My dear friend Melissa, over at Poet With A Day Job , had to say goodbye to her much loved cat, Kitty, last week. It is always so hard to say goodbye to a long term companion and friend, so I wanted to do something to make her feel better.
This isn’t a story directly about Kitty but it is a story about a cat who meant something to someone.
[Image by Dragarta at Deviant Art]
Every night when Lauren came home from work Mrs. Jessop’s cat was sitting in the window. She was a constant in Lauren’s inconstant life.
Mrs. Jessop owned the boarding house in George Street. The heritage listed one that looked over the harbour. Lauren had lived there for five years now. A temporary stay that had turned into a permanent one.
Lauren and Mrs. Jessop had the two best rooms in the house. On the third floor with windows so wide that at night the moon loomed, ponderous and silver. Mrs. Jessop wrote poetry by moonlight. Lauren painted silver orbs on shadowed glass. And the cat sat, watching.
Mrs. Jessop had named her Luna. She was a black cat with silver highlights who loved the moon. She watched it in all its forms, cleaning her silken whiskers.
One day Mrs. Jessop fell ill. She was taken to hospital. ‘Look after Luna,’ she cried.
Lawyers came a week later to tell Lauren Mrs. Jessop had died, that she had left Lauren the boarding house. Lauren wept. Inconsolable. Mrs. Jessop had been more of a mother to her than her own mother.
‘You are to look after the cat,’ said the lawyer with the strong after shave. ‘You are to let her keep watching the moon.’
Lauren wasn’t sure about cats. She had always found them to be haughty and huffy. To suddenly have one in her care was a little daunting.
That night she slept in Mrs. Jessop’s old room. She thought it best not to unsettle the cat. The light from the moon was so clear, Lauren could see the prints on the tips of her fingers. Luna didn’t move once, blue eyes fixed and shining. Black clouds hung like apostrophes.
In the morning Lauren sat where Mrs. Jessop used to sit, morning paper propped up on the teapot with the huge cornflowers. Luna snoozed, tail flicking the day’s dust.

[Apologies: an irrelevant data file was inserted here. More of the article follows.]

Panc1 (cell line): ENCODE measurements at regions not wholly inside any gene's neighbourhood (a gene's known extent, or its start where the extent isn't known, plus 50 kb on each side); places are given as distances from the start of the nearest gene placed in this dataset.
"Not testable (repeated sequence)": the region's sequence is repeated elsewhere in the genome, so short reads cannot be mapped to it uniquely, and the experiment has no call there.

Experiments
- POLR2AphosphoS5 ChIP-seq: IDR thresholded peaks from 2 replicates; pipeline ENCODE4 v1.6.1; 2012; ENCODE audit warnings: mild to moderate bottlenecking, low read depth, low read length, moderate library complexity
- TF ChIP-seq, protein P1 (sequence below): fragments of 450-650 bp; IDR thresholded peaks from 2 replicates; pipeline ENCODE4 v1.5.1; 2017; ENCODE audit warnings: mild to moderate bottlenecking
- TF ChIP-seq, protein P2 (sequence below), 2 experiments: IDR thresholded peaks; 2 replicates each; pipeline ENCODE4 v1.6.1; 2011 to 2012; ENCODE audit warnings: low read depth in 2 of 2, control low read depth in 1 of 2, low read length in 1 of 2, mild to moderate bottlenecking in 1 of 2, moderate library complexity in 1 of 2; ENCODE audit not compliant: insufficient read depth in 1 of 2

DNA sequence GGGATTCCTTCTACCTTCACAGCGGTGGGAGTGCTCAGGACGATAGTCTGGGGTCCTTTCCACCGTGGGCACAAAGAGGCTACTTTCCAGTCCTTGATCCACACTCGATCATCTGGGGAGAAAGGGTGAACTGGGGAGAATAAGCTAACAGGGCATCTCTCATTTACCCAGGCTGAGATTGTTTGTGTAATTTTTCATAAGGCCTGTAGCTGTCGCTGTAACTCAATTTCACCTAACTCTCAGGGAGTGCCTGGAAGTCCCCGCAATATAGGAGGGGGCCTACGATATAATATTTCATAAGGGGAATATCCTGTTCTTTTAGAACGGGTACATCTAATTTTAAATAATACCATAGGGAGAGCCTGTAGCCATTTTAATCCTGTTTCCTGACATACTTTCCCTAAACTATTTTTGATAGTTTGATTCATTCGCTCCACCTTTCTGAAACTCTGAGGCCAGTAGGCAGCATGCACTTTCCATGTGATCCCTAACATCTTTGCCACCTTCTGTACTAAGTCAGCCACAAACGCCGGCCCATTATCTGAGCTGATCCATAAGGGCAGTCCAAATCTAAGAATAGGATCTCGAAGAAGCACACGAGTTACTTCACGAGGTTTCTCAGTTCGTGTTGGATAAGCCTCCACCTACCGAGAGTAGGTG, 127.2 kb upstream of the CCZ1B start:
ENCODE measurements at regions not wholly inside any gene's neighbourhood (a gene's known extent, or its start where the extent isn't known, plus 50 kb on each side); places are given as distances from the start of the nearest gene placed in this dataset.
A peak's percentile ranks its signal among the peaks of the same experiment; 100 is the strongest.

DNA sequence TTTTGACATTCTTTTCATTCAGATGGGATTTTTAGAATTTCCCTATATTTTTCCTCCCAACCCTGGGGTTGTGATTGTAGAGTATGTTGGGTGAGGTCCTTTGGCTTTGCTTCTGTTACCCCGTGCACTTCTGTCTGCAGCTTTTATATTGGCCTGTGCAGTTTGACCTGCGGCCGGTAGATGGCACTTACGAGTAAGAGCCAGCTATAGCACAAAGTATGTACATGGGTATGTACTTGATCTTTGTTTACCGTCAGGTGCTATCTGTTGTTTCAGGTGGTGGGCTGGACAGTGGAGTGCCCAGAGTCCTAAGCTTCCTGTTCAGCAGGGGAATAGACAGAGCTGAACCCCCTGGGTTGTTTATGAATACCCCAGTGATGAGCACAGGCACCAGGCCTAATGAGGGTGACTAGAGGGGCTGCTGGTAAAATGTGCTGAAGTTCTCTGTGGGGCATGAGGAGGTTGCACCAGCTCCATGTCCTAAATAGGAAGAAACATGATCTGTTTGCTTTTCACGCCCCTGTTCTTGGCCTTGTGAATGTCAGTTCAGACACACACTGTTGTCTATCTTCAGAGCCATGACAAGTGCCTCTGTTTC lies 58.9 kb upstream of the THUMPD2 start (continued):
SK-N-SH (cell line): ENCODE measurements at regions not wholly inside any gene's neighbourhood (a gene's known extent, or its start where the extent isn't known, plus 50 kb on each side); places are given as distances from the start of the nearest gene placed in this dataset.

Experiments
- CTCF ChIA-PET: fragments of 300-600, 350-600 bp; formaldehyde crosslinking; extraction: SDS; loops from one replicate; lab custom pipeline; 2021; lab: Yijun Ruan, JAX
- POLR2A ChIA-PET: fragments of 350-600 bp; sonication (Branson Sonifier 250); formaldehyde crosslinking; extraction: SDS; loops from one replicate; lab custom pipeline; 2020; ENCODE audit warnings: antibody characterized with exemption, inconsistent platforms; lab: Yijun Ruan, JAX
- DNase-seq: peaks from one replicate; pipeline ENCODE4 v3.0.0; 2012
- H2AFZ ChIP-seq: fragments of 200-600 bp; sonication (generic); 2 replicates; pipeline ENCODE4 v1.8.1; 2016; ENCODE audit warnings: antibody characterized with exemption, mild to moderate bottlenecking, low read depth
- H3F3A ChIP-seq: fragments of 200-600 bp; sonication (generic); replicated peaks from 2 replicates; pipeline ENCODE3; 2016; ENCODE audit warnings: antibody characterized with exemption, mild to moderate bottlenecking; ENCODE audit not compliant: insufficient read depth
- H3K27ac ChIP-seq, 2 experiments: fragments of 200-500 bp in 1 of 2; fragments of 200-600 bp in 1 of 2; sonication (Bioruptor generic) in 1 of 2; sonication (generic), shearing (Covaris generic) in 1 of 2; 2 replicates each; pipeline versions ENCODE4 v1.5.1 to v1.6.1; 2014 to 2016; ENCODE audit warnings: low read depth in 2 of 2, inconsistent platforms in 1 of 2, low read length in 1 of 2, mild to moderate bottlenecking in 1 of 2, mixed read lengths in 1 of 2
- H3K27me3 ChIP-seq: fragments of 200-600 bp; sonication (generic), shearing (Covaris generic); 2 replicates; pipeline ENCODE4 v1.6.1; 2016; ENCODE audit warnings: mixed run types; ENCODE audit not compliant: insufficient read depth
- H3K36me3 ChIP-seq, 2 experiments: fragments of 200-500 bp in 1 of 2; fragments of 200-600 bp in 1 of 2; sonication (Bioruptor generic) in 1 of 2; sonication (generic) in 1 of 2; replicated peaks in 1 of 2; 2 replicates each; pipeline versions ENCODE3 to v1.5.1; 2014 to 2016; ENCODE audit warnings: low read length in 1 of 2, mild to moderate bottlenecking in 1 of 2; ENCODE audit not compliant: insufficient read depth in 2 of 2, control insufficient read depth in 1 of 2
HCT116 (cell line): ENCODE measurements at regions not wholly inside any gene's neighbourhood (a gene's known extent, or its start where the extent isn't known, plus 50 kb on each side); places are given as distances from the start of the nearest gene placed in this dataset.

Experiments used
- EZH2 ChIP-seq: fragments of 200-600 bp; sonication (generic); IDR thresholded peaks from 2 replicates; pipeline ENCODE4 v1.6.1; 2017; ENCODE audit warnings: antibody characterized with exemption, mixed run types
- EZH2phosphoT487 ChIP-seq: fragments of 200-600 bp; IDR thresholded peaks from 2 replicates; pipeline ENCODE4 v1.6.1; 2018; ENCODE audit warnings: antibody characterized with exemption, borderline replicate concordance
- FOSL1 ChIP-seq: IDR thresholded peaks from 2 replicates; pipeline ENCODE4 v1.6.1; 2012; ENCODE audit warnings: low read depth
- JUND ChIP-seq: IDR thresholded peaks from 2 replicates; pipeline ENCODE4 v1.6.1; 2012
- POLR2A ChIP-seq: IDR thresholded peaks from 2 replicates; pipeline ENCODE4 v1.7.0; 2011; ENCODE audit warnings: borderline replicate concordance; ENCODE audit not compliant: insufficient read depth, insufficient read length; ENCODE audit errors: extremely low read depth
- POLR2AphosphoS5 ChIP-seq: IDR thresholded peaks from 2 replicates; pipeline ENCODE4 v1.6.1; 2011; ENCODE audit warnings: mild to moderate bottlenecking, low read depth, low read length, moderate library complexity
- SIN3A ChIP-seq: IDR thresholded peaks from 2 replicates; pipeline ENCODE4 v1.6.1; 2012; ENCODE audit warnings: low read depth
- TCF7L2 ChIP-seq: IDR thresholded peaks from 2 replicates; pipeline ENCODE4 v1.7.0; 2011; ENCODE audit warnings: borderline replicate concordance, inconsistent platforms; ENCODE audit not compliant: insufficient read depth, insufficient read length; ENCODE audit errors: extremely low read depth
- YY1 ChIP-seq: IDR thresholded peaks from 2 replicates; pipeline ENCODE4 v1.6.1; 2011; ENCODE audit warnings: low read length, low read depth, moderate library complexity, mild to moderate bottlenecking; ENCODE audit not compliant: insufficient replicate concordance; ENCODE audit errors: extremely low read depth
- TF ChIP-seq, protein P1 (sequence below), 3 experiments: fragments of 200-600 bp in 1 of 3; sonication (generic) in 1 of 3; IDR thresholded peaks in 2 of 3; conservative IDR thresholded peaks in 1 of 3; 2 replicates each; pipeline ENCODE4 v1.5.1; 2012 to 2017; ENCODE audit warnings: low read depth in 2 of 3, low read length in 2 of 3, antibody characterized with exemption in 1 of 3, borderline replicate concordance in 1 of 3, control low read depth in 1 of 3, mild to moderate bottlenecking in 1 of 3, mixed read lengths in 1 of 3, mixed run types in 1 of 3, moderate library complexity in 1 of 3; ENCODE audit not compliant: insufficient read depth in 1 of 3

Each day it was the same. Lauren and Luna eating breakfast at the window; intimate and familiar as old friends. Lauren had tried to get the cat to move into her room but she jumped onto Mrs. Jessop’s kitchen counter and refused to budge.
It was easier for Lauren to move all of her stuff into Mrs. Jessop’s room. Luna seemed to approve, purring as Lauren finished putting her clothes into Mrs. Jessop’s enormous walnut wardrobe. That night as Lauren cried over a romantic movie, Luna put her soft little head in Lauren’s lap, just once, then went back to watching the moon.
Lauren began to look forward to getting home from work. As she walked up the garden path she saw Luna at the window, heard her miaow of welcome. It was nice to have someone to come home to.
Lauren started to talk to Luna the way she had heard Mrs. Jessop doing. It was good to have someone to tell her troubles to. Luna listened, uncomplaining, curling around the cushions of the couch as if she understood.
That night as the moon filled the room with a pale glow and Luna rolled about in the beams as if they were warm as sunlight, Lauren realised she hadn’t cried for Mrs. Jessop for over a week. Luna had eased her grief. Sometimes it was as if Mrs. Jessop was still here, reciting her latest poem in the kitchen.
Lauren hadn’t been sure about cats, but she was sure about Luna. She made her think about the way fingers of the past drift back into the present. How the memories of people no longer in our lives can sometimes live on in things and in places. And maybe sometimes in cats.
The moon splashed into the room, a furl of water. Lauren painted more silver orbs on glass. Luna gazed outward and upward. The stillness was precious. Lauren thought of Mrs. Jessop and knew she would be pleased. Knew she was smiling somewhere in the silvery dark. For all she had wanted was that her cat could keep watching the moon.
*Bless you, Kitty. You will be greatly missed…..